As the proposed Microsoft takeover dragged out into the middle of the year, rumors began emerging as early as February that Yahoo was in discussions with AOL to merge, even though the former ISP had partnered with Google in 2005. Rough sketches of the deal had AOL kicking in $2 billion for its share in Yahoo.

Not to be outdone, News Corp., Rupert Murdoch's company that owns MySpace, started to be mentioned as a potential partner for Yahoo. Some analysts saw obvious "synergies" between both News Corp. and AOL and Yahoo, which might've made for an interesting and compelling new online entity, while providing the cash Yahoo seemed to desperate to find.

But both of those deals failed to materialize. Instead, Yahoo and Yang turned to their No. 1 competitor in order to bolster flagging ad revenues and kick-start the dollar stream flowing back into the Good Ship Yahoo. In June, Yahoo and Google announced that the companies had inked an ad revenue sharing deal.

Initial reports estimated that Yahoo would reap about $800 million in annual revenue, with between $250 and $400 million in operational revenue in the first 12 months.

The terms of the initial deal formed a non-exclusive, 10-year pact between the two companies in the United States and Canada. The first term of the deal would last four years and Yahoo would retain the option to commit to two additional three-year deals.

Again, it looked like Yang had played his cards right and engineered a deal that would provide a substantial, renewable source of income for Yahoo for at least four years, but would likely last a full decade.

Next: The Blowback

But before the ink dried, there was public outcry from advertisers and regulators who felt the deal between Yahoo and Google infringed on fair competition worldwide. According to comScore, the two companies combine to represent 80 percent of the Web search engine market.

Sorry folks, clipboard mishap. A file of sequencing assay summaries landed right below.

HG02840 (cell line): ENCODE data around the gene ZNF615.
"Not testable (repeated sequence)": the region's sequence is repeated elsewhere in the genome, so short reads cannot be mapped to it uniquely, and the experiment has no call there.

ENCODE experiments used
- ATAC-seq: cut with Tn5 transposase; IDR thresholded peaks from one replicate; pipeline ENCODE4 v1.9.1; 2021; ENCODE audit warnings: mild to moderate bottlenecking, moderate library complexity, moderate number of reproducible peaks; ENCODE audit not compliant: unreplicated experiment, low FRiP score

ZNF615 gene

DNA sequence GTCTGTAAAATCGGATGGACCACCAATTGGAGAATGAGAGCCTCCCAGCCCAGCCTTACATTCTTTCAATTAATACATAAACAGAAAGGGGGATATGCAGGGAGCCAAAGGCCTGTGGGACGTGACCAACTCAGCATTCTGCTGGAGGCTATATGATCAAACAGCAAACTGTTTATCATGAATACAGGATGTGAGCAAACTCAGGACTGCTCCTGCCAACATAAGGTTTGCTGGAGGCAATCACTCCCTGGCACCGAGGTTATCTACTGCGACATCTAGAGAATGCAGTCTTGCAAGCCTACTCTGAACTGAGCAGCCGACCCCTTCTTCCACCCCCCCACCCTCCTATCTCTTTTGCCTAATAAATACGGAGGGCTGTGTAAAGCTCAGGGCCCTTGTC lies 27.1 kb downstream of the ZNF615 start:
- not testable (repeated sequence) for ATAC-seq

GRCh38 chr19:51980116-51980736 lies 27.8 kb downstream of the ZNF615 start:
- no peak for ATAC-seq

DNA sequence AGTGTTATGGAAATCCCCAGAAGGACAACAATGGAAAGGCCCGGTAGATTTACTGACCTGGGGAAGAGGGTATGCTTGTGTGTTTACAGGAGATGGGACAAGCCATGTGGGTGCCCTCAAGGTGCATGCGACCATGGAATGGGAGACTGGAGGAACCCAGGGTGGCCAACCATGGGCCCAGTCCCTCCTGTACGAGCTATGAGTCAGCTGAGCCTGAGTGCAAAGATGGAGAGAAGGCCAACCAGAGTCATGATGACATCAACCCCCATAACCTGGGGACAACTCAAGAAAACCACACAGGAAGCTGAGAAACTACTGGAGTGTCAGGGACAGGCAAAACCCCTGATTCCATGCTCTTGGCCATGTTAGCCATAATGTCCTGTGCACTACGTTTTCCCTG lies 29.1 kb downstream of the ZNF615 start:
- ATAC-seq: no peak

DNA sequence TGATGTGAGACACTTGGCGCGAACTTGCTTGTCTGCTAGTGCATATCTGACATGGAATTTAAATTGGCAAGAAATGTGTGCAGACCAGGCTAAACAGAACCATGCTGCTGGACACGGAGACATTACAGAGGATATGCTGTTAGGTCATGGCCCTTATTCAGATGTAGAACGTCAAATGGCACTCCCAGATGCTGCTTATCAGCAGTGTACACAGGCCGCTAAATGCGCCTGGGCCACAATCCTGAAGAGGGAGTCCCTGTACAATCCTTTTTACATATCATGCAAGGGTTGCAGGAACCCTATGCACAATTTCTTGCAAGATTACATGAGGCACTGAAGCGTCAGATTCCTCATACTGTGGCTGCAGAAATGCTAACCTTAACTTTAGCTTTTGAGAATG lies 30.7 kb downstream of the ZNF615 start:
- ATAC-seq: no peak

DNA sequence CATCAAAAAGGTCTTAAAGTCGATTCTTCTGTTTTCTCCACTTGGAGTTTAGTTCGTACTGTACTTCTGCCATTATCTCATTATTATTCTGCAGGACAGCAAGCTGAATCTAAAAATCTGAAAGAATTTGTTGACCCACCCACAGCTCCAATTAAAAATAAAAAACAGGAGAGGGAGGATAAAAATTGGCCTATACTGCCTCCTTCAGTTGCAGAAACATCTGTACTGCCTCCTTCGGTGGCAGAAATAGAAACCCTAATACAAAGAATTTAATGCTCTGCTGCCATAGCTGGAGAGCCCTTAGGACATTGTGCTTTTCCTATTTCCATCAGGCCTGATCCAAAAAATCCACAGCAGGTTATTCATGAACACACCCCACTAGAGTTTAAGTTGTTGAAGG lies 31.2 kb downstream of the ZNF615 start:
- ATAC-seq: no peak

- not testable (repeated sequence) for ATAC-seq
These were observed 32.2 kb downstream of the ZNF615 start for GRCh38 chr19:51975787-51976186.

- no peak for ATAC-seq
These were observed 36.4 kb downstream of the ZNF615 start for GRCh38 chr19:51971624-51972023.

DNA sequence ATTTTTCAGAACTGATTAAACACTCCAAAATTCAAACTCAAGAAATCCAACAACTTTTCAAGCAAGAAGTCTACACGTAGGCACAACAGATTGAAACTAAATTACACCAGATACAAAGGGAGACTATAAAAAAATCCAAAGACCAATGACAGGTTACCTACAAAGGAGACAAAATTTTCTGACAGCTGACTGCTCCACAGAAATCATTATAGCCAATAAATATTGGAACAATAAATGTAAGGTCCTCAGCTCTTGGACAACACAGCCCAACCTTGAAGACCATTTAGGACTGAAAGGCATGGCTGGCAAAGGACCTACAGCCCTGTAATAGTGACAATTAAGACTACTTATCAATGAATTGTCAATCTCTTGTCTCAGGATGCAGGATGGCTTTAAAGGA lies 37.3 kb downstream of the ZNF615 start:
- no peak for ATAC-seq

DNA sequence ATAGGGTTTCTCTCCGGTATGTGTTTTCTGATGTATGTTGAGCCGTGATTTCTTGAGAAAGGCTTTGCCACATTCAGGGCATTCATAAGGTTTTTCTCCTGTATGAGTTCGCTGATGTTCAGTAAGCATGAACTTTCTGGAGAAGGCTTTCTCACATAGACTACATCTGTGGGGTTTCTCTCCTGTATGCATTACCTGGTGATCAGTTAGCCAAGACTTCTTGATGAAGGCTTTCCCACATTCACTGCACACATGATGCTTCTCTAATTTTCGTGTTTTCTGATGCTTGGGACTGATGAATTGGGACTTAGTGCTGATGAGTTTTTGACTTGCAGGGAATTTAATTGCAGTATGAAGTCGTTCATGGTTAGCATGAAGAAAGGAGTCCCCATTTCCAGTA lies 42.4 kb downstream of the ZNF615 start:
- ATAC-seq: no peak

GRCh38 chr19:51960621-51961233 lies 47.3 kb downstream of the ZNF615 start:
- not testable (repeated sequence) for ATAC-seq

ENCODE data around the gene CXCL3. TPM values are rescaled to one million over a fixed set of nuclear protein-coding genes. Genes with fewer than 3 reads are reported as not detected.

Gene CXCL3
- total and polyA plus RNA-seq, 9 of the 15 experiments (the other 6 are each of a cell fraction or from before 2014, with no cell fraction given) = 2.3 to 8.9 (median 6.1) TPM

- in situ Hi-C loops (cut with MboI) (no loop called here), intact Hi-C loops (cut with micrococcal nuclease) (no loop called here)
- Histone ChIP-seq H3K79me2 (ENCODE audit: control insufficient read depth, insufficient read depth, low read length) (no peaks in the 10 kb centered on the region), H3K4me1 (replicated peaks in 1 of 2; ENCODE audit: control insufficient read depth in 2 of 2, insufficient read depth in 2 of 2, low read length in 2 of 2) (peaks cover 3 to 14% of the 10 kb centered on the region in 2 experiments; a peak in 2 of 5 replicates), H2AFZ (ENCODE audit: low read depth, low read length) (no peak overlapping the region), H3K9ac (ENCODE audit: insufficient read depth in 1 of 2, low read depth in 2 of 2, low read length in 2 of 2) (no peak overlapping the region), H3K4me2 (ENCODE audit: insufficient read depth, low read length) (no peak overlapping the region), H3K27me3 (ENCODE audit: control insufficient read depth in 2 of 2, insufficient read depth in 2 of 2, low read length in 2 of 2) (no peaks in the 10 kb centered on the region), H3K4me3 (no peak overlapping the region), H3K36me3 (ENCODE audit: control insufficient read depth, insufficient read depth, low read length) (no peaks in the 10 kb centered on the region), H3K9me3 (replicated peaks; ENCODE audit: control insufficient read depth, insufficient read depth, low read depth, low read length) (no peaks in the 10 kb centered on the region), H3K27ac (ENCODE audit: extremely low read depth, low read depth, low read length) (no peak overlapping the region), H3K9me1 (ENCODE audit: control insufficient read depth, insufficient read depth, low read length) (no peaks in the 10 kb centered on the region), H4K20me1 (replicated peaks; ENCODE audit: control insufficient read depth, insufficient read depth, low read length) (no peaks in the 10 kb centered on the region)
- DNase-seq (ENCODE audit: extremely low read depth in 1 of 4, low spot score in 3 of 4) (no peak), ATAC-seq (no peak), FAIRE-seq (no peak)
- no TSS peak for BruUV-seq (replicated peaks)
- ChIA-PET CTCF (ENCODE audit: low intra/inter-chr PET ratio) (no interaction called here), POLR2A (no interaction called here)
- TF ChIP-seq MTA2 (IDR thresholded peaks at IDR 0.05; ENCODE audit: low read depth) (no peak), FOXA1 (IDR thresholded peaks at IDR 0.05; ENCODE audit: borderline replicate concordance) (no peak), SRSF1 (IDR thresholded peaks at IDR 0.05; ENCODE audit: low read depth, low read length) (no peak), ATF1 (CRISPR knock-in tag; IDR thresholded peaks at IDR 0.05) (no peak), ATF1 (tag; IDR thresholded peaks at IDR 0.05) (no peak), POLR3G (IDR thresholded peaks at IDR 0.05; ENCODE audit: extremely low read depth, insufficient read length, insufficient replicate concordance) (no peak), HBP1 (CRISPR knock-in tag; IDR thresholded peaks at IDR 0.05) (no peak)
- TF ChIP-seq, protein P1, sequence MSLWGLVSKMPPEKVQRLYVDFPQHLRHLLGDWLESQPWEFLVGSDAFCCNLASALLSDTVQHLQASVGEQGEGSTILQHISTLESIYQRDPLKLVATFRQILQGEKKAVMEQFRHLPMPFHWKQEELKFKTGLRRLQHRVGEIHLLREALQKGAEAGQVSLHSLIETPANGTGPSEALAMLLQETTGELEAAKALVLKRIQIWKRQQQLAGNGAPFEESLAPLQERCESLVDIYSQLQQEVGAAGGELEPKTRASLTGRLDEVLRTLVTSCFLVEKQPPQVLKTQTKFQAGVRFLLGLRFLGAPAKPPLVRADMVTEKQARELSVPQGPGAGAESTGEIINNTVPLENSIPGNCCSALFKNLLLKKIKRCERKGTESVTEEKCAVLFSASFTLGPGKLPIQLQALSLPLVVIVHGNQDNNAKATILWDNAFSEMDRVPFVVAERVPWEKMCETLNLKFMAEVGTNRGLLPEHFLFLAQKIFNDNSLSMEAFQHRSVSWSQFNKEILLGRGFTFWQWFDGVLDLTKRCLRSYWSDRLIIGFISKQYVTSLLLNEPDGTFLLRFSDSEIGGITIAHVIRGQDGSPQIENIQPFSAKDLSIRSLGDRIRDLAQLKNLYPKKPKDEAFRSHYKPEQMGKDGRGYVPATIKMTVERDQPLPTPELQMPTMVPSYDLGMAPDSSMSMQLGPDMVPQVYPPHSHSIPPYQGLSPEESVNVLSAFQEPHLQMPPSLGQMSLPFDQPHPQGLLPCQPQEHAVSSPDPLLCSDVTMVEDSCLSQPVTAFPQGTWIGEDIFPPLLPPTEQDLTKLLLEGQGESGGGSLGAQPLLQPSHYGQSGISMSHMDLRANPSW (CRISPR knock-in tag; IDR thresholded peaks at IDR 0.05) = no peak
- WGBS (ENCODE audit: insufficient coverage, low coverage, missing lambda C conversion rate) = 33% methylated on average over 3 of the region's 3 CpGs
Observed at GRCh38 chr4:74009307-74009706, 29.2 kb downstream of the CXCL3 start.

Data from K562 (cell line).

In July, the European Union launched an investigation into the deal, citing antitrust concerns and fueled by the Newspaper Association of America, a subset of the World Association of Newspapers.

On this side of the Atlantic, the World Federation of Advertisers lodged their own complaint with the Department of Justice in September, claiming the deal would have a "detrimental effect on competition, result in price increases and reduce the options available to advertisers worldwide."

At first both Google and Yahoo went on the offensive, saying the deal wouldn't hinder competition and braced for a fight against regulators. Omid Kordestani, senior vice president, Global Sales and Business Development, took to Google's blog to address the issue. "We expect to work closely with them to answer their questions about the transaction.

Ultimately we believe that the efficiencies of this agreement will help preserve competition."

Google compared the proposed deal to the agreement reached with AOL, which garnered no complaints. But the Department of Justice didn't buy it; the investigation dragged on. All the while both companies pledged to work with regulators in order to get the deal pushed through.

But by late October cracks were beginning to show. On Halloween, rumors surfaced that Google was considering walking away from the deal because it was dragging them down. An anonymous source told Reuters, "is [Google] more serious about walking away? Yes. Have they decided? I'm not sure."